There’s an old saying that goes, “feed a cold, starve a fever.” The idea behind the saying is that food makes it more difficult for the body to fight off a fever, but that food can help a person recover more quickly from the common cold. This saying dates back hundreds of years and has become outdated as science has revealed better ways to approach cold and fever remedies.
This article explains why “feed a cold, starve a fever” is not a good approach to caring for a sick child and why modern medicine advises against these practices. It will also provide information about healthy food for fever and cold symptoms in children.
According to history, “feed a cold, starve a fever” dates back to the 1500s, when a man named John Withals described in a book how food affects these illnesses. His idea was that fasting can remedy fever, but that eating food helps the body generate warmth to overcome a cold. But modern medical science says that this old belief is misguided because good nutrition is essential in boosting the immune system to fight any illness.
The simple answer to should you starve a fever in children is no. Forcing a child to fast is not safe or effective in reducing a fever, and kids with fevers should be encouraged to eat if they are hungry. Additionally, fluids are very important and something that is not addressed in the old saying. Kids need to drink lots of fluids to stay hydrated and replace lost electrolytes when they have fevers.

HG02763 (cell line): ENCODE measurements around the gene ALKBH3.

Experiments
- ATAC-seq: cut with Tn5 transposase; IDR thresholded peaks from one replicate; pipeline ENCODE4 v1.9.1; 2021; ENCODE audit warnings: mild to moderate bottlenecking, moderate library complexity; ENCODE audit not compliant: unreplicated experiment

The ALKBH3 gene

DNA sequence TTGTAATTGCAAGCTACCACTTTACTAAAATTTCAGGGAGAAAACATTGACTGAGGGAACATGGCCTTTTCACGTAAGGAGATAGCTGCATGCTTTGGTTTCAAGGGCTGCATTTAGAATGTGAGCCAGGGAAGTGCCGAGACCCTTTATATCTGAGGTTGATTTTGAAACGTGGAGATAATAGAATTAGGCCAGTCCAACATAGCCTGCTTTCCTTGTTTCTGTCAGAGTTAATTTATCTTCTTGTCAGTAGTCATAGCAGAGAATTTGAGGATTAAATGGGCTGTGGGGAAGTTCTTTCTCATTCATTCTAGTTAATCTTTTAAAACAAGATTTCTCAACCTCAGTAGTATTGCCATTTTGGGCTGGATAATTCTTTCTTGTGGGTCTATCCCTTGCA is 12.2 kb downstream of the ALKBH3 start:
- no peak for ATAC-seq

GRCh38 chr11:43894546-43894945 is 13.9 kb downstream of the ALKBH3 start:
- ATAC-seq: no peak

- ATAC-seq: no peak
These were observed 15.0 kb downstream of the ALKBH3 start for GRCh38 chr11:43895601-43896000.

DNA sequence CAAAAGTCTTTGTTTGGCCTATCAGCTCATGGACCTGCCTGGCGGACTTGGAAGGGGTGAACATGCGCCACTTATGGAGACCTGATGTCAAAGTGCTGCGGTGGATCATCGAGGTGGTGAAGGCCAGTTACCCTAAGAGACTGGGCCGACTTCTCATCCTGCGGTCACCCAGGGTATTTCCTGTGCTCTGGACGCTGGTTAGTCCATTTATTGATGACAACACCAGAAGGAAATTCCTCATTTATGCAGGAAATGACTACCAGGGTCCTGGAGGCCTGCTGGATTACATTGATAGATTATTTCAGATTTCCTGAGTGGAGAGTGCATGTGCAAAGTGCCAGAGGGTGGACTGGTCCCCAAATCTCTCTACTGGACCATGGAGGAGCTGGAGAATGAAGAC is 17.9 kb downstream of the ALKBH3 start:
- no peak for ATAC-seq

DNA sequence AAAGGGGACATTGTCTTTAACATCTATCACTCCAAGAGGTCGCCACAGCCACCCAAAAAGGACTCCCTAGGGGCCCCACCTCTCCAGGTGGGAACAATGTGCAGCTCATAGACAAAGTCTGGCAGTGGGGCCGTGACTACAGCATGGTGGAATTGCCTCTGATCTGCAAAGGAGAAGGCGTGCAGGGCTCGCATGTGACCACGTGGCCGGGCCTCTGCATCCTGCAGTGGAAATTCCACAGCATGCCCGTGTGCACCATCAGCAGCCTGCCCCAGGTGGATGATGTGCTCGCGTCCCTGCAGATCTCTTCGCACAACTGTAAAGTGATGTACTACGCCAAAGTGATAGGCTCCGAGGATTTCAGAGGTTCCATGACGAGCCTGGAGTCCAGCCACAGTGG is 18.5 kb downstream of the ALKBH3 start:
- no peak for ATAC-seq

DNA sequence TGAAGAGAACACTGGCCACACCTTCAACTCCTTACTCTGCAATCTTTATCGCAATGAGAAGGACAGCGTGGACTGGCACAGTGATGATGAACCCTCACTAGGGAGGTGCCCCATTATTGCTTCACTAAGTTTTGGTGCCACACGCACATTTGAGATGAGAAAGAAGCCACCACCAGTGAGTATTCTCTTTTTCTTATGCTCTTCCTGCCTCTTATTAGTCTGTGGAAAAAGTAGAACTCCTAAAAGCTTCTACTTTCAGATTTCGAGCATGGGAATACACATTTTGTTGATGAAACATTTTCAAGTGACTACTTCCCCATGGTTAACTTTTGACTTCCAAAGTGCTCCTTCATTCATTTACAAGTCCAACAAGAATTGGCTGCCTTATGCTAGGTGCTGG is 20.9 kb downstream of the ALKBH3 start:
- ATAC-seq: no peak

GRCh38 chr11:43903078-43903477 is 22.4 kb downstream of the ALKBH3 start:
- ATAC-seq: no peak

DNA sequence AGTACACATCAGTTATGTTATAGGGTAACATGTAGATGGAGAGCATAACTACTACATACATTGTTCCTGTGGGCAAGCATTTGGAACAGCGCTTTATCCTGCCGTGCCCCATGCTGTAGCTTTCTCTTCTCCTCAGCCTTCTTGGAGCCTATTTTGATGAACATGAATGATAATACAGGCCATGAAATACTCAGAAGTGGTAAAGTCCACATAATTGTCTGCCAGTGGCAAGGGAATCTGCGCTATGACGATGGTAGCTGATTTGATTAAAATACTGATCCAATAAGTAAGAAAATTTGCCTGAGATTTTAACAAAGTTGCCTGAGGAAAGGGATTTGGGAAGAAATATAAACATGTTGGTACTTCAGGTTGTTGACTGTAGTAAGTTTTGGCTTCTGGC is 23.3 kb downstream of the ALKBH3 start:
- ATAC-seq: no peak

This part of the old saying has some truth to it, as healthy foods can help the body naturally fight off sickness. However, it is now known that colds result from viruses and not a low body temperature that needs to be warmed up with hot food. Chicken noodle soup isn’t a magical cure, but soups are a great way to get more fluids in the body during sickness and prevent dehydration.
Starving a child is never a good cure for any illness, and some foods are definitely better for sick kids than others. Make sure to add more antioxidant-rich foods into a sick child’s diet with fresh fruits and vegetables, such as blueberries, cranberries, and kidney beans. Foods rich in beta carotene are also good for children with colds and fevers, including broccoli, carrots, cantaloupe, apricots, tomatoes, and watermelon. Meanwhile, citrus fruits contain high amounts of vitamin C, popsicles can soothe sore throats, and hot tea can help clear up congested sinuses.
Children may not feel much like eating when they are sick with a fever or cold, but it’s important to encourage healthy eating during all stages of illness’ progression. By using over-the-counter remedies like PediaCare and practicing well-balanced nutrition, kids can feel better and get back on their feet again within just a few days.
In this parental guide to fever relief, PediaCare provides resources for parents seeking answers for their child's special circumstances. Medicine made for kids, helps getting better easier!